OLD FLORIDA INFRASTRUCTURE OVERWHELMED BY GLOBAL WARMING SUPER STORM IRMA
People should remember that Florida was, for the most part, a swamp. A giant, sprawling swamp. Until we drained sections of it and then developed more and more of it, Florida little resembled the state we know today, developed with infrastructure everywhere like sewers and drainage systems engineered to take it all back to the ocean. But this infrastructure is now pretty old and was never conceived to withstand the landfall of a storm like Irma.
FLORIDA COVERED IN OVER 9 BILLION GALLONS OF HUMAN WASTE
According to reports from sources like the New Republic, Irma’s wake has left us with a count of 82 dead, billions of dollars in widespread damage the tally of which just continues to rise as we understand more of what happened on the ground. But one threat to residents’ health and to Florida’s environment which will continue for some time to come is the more than 9 billion gallons of shit that now covers everything. Imagine what it would be like to live in a community surrounded by communities where so many people have lost everything and then imagine the ruins of your home, community and the surrounding area to be covered in shit. Uncountable Floridians don’t have to:
At the time of this article’s publication, at least 113 “Public Notices of Pollution” had been submitted to the DEP. Combined, those discharge reports showed more than 28 million gallons of treated and untreated sewage released in 22 counties. The total amount is surely much more; at least 43 of those reports listed either an “unknown” or “ongoing” amount of waste released, and new reports continue to roll in—sometimes as many as a dozen per hour.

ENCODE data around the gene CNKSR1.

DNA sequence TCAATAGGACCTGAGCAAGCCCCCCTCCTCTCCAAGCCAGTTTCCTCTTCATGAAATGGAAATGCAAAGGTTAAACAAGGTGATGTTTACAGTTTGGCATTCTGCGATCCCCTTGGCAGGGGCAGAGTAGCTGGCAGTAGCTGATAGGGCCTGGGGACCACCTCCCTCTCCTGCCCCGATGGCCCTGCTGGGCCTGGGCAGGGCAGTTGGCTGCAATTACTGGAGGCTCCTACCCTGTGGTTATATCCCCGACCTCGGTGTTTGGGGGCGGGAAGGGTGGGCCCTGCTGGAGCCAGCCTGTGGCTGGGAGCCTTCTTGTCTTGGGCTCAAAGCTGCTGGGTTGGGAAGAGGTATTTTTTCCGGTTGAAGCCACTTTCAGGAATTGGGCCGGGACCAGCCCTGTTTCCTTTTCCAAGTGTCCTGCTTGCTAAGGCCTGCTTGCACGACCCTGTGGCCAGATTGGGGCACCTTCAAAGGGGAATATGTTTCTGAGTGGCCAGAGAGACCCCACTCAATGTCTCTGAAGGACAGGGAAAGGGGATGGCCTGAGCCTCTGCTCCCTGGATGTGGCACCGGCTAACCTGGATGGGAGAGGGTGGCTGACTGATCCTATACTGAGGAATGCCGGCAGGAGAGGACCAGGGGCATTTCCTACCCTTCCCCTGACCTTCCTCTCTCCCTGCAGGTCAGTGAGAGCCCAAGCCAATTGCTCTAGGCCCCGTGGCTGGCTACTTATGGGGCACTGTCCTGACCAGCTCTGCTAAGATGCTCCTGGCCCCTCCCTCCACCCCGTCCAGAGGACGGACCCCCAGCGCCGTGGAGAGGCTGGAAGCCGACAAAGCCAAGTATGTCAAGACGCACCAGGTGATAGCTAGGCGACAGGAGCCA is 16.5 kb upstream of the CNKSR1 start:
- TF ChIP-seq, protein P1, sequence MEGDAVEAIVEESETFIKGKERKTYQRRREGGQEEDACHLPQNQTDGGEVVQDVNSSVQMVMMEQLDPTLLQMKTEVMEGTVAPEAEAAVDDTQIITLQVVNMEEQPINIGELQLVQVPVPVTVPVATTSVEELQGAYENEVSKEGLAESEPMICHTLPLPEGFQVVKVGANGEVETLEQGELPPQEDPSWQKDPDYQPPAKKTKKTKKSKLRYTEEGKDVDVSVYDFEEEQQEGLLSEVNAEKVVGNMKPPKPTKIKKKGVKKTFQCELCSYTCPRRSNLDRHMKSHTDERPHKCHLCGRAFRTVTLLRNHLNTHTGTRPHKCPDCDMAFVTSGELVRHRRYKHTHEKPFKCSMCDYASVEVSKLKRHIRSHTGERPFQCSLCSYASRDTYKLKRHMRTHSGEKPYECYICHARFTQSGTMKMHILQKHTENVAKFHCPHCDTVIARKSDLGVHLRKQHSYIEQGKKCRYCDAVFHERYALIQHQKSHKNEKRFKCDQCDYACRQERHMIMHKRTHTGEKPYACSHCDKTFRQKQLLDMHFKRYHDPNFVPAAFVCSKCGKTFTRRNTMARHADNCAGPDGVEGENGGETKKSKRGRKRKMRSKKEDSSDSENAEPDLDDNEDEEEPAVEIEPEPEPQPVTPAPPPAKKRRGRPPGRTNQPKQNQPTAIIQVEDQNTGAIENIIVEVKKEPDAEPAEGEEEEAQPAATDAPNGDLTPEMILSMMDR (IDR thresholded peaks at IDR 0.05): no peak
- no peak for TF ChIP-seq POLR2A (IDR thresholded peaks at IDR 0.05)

POWER OUTAGES, OLD SYSTEMS, SEPTIC TANKS, CHEMICALS, FUELS ALL CREATE STATEWIDE COCKTAIL OF DISASTER
The source of the sewage comes from a combination of Florida’s unique history of drained swamps, its aged infrastructure, and Irma knocking out the electricity that powered the sewage-draining pumps, reports The Washington Post. Lots of residents have septic tanks as well that can overflow in floods. Other chemicals have added into the mix, like fuel from a ruptured tank.
NO QUICK FIX, CLEANUP WILL TAKE WEEKS, SOME HEALTH THREATS MAY TAKE FAR LONGER TO CONFRONT
It’s still unclear exactly what’s going to happen, but it will certainly not be good for human health in the short-term. There are potentials for gastrointestinal problems from E. coli, norovirus, salmonella and giardia, Atkin reports. Or maybe there will be reports of staph infections. Once the water is drained into the Biscane Bay, the risk is reduced, but the concern remains for any leftover puddles or slow-moving bodies of water.
Infrastructure aside, the problem could be something Florida needs to deal with for a few weeks. After that, it will require infrastructure upgrades to prevent something like this from happening again.